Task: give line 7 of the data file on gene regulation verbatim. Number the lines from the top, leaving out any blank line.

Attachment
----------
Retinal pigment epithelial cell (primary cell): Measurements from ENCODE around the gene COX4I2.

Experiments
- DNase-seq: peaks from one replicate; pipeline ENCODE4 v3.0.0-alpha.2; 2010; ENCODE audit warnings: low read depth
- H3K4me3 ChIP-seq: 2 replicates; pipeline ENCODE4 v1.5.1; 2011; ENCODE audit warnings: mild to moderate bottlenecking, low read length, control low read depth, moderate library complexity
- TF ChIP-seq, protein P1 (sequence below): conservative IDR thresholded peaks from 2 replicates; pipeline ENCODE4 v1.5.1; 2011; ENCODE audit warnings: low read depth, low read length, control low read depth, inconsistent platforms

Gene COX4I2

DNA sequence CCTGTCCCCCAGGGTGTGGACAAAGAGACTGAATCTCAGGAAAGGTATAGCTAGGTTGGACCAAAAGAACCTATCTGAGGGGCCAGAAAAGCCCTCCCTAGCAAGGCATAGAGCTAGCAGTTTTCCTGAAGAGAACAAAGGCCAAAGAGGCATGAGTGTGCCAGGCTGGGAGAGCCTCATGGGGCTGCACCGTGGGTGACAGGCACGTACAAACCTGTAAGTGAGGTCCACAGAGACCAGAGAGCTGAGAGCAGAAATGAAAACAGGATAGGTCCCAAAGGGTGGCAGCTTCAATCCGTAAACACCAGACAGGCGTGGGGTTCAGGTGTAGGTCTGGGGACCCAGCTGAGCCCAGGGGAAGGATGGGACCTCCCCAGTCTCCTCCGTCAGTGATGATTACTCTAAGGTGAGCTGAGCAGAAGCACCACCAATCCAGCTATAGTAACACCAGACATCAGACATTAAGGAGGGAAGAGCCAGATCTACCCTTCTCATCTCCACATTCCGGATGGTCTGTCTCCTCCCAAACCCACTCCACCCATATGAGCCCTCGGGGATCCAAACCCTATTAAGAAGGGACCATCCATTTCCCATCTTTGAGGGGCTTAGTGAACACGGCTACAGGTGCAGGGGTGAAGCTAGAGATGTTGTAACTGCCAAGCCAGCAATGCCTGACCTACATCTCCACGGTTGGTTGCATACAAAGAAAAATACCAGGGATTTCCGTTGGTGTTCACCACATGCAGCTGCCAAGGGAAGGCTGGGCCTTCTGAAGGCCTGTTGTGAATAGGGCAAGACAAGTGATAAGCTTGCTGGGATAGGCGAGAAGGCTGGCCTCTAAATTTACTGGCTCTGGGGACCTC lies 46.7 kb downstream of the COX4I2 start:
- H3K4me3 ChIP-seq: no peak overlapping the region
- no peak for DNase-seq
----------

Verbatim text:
DNA sequence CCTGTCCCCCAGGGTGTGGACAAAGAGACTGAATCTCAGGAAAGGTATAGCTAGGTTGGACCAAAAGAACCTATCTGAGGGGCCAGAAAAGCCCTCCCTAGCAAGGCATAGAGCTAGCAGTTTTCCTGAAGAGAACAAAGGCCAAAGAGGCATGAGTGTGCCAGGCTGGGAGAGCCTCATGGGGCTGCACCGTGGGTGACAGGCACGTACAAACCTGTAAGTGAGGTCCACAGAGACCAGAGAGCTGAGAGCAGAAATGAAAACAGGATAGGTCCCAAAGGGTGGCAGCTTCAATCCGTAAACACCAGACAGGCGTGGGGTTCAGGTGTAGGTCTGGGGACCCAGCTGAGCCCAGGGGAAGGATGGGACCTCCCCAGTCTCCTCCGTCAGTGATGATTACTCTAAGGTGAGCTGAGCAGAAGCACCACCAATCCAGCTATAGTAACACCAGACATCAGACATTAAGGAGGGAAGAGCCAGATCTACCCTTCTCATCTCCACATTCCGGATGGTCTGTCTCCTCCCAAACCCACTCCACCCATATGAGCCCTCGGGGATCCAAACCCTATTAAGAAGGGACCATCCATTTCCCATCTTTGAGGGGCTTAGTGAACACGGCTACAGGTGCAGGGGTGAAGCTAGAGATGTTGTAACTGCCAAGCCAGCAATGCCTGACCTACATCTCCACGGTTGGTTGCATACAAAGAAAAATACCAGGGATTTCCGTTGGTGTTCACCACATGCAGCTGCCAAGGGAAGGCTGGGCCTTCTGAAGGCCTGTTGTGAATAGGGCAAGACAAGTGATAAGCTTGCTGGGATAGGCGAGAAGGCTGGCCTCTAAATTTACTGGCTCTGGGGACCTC lies 46.7 kb downstream of the COX4I2 start: